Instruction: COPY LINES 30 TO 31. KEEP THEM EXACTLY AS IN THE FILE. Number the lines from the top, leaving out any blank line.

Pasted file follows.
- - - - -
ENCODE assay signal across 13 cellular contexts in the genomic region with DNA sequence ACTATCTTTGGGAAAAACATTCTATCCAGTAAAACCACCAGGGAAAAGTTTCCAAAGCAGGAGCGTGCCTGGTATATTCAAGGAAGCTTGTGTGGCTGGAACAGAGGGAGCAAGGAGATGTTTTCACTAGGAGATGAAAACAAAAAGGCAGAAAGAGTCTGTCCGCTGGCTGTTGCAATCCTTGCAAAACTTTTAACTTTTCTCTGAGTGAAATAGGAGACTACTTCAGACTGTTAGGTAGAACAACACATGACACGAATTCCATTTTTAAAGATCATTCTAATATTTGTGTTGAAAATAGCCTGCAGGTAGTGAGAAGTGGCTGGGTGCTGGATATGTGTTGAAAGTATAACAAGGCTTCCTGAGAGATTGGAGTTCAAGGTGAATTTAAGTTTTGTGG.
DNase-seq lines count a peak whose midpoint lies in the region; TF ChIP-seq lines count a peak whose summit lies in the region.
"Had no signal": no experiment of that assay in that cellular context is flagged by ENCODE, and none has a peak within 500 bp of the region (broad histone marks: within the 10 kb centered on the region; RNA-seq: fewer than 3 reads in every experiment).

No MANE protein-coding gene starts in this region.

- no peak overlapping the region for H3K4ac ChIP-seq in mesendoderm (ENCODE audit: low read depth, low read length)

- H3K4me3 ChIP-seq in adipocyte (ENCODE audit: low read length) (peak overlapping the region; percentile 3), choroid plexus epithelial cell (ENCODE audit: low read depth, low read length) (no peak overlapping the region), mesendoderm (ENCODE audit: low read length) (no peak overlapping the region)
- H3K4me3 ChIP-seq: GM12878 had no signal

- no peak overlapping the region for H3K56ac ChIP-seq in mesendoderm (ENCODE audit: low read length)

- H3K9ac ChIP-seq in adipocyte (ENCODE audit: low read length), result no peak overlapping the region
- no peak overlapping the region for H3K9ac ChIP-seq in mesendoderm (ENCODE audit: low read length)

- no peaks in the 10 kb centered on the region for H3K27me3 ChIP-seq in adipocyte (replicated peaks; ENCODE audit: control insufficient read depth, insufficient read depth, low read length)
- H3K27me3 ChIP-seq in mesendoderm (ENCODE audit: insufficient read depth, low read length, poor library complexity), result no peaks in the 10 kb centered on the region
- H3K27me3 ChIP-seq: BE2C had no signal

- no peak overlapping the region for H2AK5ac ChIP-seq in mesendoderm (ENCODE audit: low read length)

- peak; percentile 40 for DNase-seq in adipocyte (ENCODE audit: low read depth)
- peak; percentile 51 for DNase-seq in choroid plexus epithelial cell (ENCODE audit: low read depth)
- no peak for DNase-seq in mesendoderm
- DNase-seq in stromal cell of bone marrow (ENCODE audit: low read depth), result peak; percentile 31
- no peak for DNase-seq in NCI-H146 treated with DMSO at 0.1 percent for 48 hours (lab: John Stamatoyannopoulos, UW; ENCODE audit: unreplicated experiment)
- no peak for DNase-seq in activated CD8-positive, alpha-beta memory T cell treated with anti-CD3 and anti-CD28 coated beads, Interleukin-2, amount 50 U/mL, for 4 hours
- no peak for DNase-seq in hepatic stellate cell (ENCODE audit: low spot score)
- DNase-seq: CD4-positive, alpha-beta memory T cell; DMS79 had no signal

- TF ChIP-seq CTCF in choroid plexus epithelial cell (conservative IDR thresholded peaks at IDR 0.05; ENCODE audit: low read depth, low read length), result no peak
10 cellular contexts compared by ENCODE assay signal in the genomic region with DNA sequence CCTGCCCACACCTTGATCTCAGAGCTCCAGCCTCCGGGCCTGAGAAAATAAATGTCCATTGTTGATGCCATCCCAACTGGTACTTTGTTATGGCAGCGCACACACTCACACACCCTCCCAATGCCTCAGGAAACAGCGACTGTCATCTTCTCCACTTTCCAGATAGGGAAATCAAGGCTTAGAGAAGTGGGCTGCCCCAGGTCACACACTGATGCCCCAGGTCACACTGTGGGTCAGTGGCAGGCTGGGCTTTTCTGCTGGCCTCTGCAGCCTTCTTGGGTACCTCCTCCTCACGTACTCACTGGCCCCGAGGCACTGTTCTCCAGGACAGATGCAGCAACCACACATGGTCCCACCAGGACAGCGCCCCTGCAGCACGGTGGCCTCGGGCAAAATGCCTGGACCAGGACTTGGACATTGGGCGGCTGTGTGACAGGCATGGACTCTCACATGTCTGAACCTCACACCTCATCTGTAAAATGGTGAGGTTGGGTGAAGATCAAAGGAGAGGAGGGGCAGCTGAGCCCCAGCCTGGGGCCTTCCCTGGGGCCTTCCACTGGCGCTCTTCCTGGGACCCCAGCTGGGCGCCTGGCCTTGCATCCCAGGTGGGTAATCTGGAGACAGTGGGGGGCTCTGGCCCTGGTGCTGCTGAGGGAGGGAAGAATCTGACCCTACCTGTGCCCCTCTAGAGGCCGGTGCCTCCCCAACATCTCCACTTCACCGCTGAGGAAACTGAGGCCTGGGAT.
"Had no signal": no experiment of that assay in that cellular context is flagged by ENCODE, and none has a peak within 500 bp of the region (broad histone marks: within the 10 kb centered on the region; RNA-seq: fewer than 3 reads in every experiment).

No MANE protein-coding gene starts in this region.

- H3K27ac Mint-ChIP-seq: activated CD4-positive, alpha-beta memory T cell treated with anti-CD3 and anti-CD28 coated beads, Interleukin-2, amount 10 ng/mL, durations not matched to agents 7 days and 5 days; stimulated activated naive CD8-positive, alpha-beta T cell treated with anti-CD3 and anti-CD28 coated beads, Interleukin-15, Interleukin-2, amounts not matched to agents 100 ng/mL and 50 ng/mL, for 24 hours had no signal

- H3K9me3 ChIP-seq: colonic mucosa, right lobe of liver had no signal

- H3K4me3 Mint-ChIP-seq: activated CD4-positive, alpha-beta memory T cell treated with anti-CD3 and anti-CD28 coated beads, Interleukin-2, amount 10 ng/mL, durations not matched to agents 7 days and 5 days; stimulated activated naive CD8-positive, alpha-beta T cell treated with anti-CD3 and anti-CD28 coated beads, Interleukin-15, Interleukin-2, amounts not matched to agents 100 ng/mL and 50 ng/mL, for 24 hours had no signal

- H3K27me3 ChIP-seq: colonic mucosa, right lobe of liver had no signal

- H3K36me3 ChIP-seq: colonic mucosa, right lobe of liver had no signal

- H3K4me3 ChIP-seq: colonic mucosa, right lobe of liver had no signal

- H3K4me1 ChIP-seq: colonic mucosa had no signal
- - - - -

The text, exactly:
- H3K27me3 ChIP-seq: colonic mucosa, right lobe of liver had no signal

- H3K36me3 ChIP-seq: colonic mucosa, right lobe of liver had no signal